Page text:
I’ll be organizing what looks to be a wonderful workshop at the 62nd Rencontre Assyriologique in Philadelphia this summer, July 12-15, on
Culture contact and the history of ideas: Comparing scribal ideologies in the Persian and Hellenistic periods
An area of increasing shared interest connecting Assyriology with the rest of ancient Near Eastern and Mediterranean studies is the concept of scribal culture: how scribal practices and goals may have shaped the worldviews of ancient writers. So far the most influential theories have been proposed by biblicists (often based on secondary sources) and assumed a common “ancient Near Eastern scribal culture.” But recent work in Assyriology, Classics, and early Judaism on ancient education, textuality, and intellectual history is transforming what had been a uniform and static picture into a surprisingly varied one.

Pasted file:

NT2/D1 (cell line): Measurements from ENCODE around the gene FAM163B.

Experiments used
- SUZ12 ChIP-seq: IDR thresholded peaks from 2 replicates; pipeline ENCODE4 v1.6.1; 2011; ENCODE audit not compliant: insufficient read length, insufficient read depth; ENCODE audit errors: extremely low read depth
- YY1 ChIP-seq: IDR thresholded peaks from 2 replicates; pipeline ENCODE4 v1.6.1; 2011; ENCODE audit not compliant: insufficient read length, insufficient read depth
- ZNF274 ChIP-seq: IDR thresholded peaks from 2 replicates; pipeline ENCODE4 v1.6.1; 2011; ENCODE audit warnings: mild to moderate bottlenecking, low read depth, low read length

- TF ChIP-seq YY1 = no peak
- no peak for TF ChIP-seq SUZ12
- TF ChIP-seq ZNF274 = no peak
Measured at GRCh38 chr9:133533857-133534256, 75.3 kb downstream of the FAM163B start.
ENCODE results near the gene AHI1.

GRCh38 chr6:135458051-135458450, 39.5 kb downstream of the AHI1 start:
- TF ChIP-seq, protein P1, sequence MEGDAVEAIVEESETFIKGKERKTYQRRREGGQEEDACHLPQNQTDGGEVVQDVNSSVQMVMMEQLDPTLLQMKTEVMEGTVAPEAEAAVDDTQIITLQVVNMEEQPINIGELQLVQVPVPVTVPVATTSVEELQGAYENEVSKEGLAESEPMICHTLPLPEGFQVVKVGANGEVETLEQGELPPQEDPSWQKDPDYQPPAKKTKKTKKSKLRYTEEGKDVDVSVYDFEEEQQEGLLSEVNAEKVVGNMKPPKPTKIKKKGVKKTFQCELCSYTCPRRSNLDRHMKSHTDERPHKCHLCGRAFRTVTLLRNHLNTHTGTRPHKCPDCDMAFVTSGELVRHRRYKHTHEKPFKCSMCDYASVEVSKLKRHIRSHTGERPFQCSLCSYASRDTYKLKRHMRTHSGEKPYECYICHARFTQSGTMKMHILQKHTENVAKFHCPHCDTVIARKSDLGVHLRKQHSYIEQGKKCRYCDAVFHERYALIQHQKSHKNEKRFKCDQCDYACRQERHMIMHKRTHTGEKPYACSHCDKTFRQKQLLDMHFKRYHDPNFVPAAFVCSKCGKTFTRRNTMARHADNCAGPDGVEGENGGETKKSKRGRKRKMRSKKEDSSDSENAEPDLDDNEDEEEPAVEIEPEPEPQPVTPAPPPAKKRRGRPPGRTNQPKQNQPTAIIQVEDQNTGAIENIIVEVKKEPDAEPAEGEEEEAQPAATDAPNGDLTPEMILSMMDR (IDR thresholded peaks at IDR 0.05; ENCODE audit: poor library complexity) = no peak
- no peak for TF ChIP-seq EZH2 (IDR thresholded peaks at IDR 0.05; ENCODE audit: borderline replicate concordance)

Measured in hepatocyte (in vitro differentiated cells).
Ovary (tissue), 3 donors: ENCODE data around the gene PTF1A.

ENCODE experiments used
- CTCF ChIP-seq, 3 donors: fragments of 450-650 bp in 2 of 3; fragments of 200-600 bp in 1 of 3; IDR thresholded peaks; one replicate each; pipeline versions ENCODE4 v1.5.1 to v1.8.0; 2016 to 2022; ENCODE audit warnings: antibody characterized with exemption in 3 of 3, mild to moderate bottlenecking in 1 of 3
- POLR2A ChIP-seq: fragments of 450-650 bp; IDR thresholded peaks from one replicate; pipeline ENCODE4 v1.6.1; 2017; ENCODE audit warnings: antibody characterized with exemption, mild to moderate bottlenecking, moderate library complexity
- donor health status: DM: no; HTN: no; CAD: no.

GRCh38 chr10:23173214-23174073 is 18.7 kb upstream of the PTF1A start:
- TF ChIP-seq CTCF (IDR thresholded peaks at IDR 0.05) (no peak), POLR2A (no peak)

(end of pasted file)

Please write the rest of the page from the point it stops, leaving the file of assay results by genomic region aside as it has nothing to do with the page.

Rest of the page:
This workshop focuses on a uniquely rich database for the interaction and comparison of ancient scribal cultures: the Persian and Hellenistic near east, but takes a new methodological direction by focusing on the scribes’ own worldviews. It will build on the groundbreaking new research and data of the past decade in how the languages, scribal traditions, and political conditions of the Near East came to be shared, but move beyond simple questions of influence toward deeper questions of intellectual history. For example, if Francesca Rochberg is correct that Babylonian intellectuals did not believe in nature, or an inherent gap between nature and culture, as in the Greek antinomy between physis and nomos, what happens when Babylonian culture is created and transmitted in a Hellenistic Greek environment? How can we understand the shared elements of early Jewish and Mesopotamian hermeneutics? By exploring how culture contact changed scribes’ ontologies and hermeneutics, we will better understand the creative new aspects of ancient thought that emerged in the Persian and Hellenistic periods.